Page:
As we left our overnight mooring by ‘The Ship’, we both commented how impressed and delighted we are by the variety of birds and wildlife on the Ouse. There’s always something to see, even if its fish swimming around just under the surface of the water.
It wasn’t long before we came to Littleport, John and Rusty stayed on Cyan, while I set off with my ‘granny trolley’ to pay a visit to the CoOp. Littleport is a quiet little place, with a variety of big/small, new/old houses. I was rather upset with the CoOp as there were no strawberries on sale. It appears to happen every year, even when we lived in Spain, as soon as Wimbledon starts; strawberries become hard to find – or so it appears to me. Still, I did manage to fill the trolley with ‘other’ fresh fruit and veg, plus various extra bits to tide us over until we can get a Tesco delivery this weekend.
We were soon on our way again, and it wasn’t long before we turned left onto the River Lark. We passed a couple of GOBA moorings, and on hindsight we should have moored on them, but we wanted to moor by Prickwillow Bridge, next to Prickwillow Engine Museum.
At Prickwillow there are two EA 48 hour moorings either side of the bridge, though for some reason, the first mooring we came to is ‘out of action’. We didn’t see the ‘no mooring’ sign until we attempted to moor.
It’s not obvious why the mooring is out of use, it looks perfectly fine to us, perhaps the mooring has become unsafe?
Sadly, about 200 metres before Prickwillow Bridge, there was a dead swan in the water. We don’t recall ever seeing a dead swan before, although they obviously do die. Just as we sailed under the bridge, there was another swan which was obviously dying. It’s mouth was opening and shutting as if it was gasping for air, it’s neck was down onto it’s back, and it kept shaking it’s head.
Not far from the bridge is another mooring. This time we successfully moored, and wasted no time trying to get help for the swan. Something must be wrong.
Despite not having a good phone signal, I phoned the Environment Agency as the Lark is one of their rivers. They couldn’t help, but they passed me through to the RSPCA….. Long story short, after no one answering the phone, redialling and phoning other numbers without success for an hour, we gave up on the RSPCA. We could still see the swan, in full sunshine, in a distressed state from where we were moored. John then took charge and phoned Cambridge Police for assistance. The lady on the other end of the phone obviously had an affinity with swans, and was sympathetic to our problem. She just said “Leave it with me.” She took our telephone number, and name of our boat.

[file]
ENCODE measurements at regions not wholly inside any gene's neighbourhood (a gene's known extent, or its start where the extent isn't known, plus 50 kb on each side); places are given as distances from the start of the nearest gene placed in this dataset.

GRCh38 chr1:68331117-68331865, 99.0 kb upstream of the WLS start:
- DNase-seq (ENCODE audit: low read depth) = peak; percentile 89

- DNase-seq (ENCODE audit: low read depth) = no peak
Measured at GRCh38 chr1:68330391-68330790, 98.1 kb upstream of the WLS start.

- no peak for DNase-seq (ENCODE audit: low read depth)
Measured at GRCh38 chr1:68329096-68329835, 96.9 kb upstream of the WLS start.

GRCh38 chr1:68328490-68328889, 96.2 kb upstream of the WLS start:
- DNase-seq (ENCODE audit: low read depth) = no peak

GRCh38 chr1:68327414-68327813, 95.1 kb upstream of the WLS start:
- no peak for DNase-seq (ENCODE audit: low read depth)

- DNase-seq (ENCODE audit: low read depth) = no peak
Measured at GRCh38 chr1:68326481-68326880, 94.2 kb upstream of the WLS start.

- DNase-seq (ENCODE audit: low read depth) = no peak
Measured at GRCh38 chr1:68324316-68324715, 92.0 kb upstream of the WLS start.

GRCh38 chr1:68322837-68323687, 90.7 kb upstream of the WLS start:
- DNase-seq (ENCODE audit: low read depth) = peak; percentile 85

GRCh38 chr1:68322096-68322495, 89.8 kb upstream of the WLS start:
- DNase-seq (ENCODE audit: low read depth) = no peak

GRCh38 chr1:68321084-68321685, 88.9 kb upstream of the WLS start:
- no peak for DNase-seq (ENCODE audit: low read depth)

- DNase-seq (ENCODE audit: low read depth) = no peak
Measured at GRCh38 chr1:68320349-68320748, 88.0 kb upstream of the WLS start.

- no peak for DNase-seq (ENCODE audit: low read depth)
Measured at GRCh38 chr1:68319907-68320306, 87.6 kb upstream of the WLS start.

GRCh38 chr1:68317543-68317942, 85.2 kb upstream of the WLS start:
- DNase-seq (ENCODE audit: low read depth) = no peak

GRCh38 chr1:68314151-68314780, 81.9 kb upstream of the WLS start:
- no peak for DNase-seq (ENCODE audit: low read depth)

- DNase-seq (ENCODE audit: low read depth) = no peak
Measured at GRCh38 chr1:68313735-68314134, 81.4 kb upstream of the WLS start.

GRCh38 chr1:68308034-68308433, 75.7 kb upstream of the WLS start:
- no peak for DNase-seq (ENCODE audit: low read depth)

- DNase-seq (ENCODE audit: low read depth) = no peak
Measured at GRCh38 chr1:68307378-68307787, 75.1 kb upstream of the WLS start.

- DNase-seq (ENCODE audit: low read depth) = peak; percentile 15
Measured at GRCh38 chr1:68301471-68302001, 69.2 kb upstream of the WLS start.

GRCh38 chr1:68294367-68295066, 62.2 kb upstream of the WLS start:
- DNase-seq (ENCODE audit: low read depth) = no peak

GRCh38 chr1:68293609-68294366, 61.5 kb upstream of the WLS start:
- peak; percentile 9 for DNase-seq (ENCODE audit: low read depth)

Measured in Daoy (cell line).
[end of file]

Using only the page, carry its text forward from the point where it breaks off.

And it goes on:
About half an hour later, we got a phone call from an RSPCA Inspector saying he was on the bridge, and was looking at the swan. John joined him, to offer any help he could. The RSPCA inspector had been coming out of court when the police phoned him, and he was still in his best ‘court clothes’.
Donning waders, and holding a hooked pole, he prodded the bank with the pole to test where he could step to get near to the swan. At one point the swan managed to swim towards the centre of the river, but soon gave up, leaving a small breeze to push her/him back towards the bank again, and close enough for the Inspector to ‘hook’ the swan with his pole. Once caught, the swan was placed in a special bag, making it easy to carry the swan without doing any damage.
The Inspector thinks the swan has been in distress for days as it was emaciated. His thoughts were that the swan, including the dead one, had been poisoned. Maybe not from any malicious act, but perhaps through a fungus brought on by the recent hot weather. He said that when he gets back to base, the vet will probably euthanize the swan, as it is so sick. He’ll write a report for the Environment Agency, mentioning the other swan that had died. He doubted the Agency would bother with an autopsy to discover precisely how it died, as they are expensive.
We mentioned how difficult it was to get through to the RSPCA, and how we resorted to getting help via the police. The Inspector mentioned that due to the hot weather, they are extremely busy (dogs left in cars?).
Edited to say: Strange though, after being on the Great Ouse which is teeming with wildlife, there’s hardly any other wildlife here on the Lark. No ducks, moorhens, or even any other flying birds. Very strange.
We travelled 7.5 miles, and zero locks.